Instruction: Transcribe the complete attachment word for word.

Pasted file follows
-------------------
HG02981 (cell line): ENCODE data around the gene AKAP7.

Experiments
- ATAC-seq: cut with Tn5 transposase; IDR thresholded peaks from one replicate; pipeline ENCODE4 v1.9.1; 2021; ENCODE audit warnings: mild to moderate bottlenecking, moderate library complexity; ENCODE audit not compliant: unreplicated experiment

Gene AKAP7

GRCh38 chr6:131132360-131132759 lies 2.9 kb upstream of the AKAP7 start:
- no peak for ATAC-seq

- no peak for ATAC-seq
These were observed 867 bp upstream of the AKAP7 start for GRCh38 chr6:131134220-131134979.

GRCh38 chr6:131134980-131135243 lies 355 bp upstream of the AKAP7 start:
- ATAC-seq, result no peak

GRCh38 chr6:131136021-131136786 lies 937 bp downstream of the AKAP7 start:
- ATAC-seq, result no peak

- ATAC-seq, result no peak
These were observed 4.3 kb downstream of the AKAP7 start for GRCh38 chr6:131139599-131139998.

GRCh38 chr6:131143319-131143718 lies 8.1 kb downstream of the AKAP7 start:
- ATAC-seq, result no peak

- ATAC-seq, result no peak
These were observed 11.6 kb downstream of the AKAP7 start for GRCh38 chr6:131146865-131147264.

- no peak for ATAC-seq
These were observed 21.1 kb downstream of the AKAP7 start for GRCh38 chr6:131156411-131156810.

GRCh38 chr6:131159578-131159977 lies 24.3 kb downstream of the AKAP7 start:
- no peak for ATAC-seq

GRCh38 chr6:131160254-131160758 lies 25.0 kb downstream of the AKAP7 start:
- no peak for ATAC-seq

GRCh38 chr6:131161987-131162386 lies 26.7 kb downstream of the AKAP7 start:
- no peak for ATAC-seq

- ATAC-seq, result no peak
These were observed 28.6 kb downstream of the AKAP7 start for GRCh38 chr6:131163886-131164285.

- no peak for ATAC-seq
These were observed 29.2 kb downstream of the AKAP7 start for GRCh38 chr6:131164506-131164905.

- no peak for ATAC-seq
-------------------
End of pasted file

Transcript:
HG02981 (cell line): ENCODE data around the gene AKAP7.

Experiments
- ATAC-seq: cut with Tn5 transposase; IDR thresholded peaks from one replicate; pipeline ENCODE4 v1.9.1; 2021; ENCODE audit warnings: mild to moderate bottlenecking, moderate library complexity; ENCODE audit not compliant: unreplicated experiment

Gene AKAP7

GRCh38 chr6:131132360-131132759 lies 2.9 kb upstream of the AKAP7 start:
- no peak for ATAC-seq

- no peak for ATAC-seq
These were observed 867 bp upstream of the AKAP7 start for GRCh38 chr6:131134220-131134979.

GRCh38 chr6:131134980-131135243 lies 355 bp upstream of the AKAP7 start:
- ATAC-seq, result no peak

GRCh38 chr6:131136021-131136786 lies 937 bp downstream of the AKAP7 start:
- ATAC-seq, result no peak

- ATAC-seq, result no peak
These were observed 4.3 kb downstream of the AKAP7 start for GRCh38 chr6:131139599-131139998.

GRCh38 chr6:131143319-131143718 lies 8.1 kb downstream of the AKAP7 start:
- ATAC-seq, result no peak

- ATAC-seq, result no peak
These were observed 11.6 kb downstream of the AKAP7 start for GRCh38 chr6:131146865-131147264.

- no peak for ATAC-seq
These were observed 21.1 kb downstream of the AKAP7 start for GRCh38 chr6:131156411-131156810.

GRCh38 chr6:131159578-131159977 lies 24.3 kb downstream of the AKAP7 start:
- no peak for ATAC-seq

GRCh38 chr6:131160254-131160758 lies 25.0 kb downstream of the AKAP7 start:
- no peak for ATAC-seq

GRCh38 chr6:131161987-131162386 lies 26.7 kb downstream of the AKAP7 start:
- no peak for ATAC-seq

- ATAC-seq, result no peak
These were observed 28.6 kb downstream of the AKAP7 start for GRCh38 chr6:131163886-131164285.

- no peak for ATAC-seq
These were observed 29.2 kb downstream of the AKAP7 start for GRCh38 chr6:131164506-131164905.

- no peak for ATAC-seq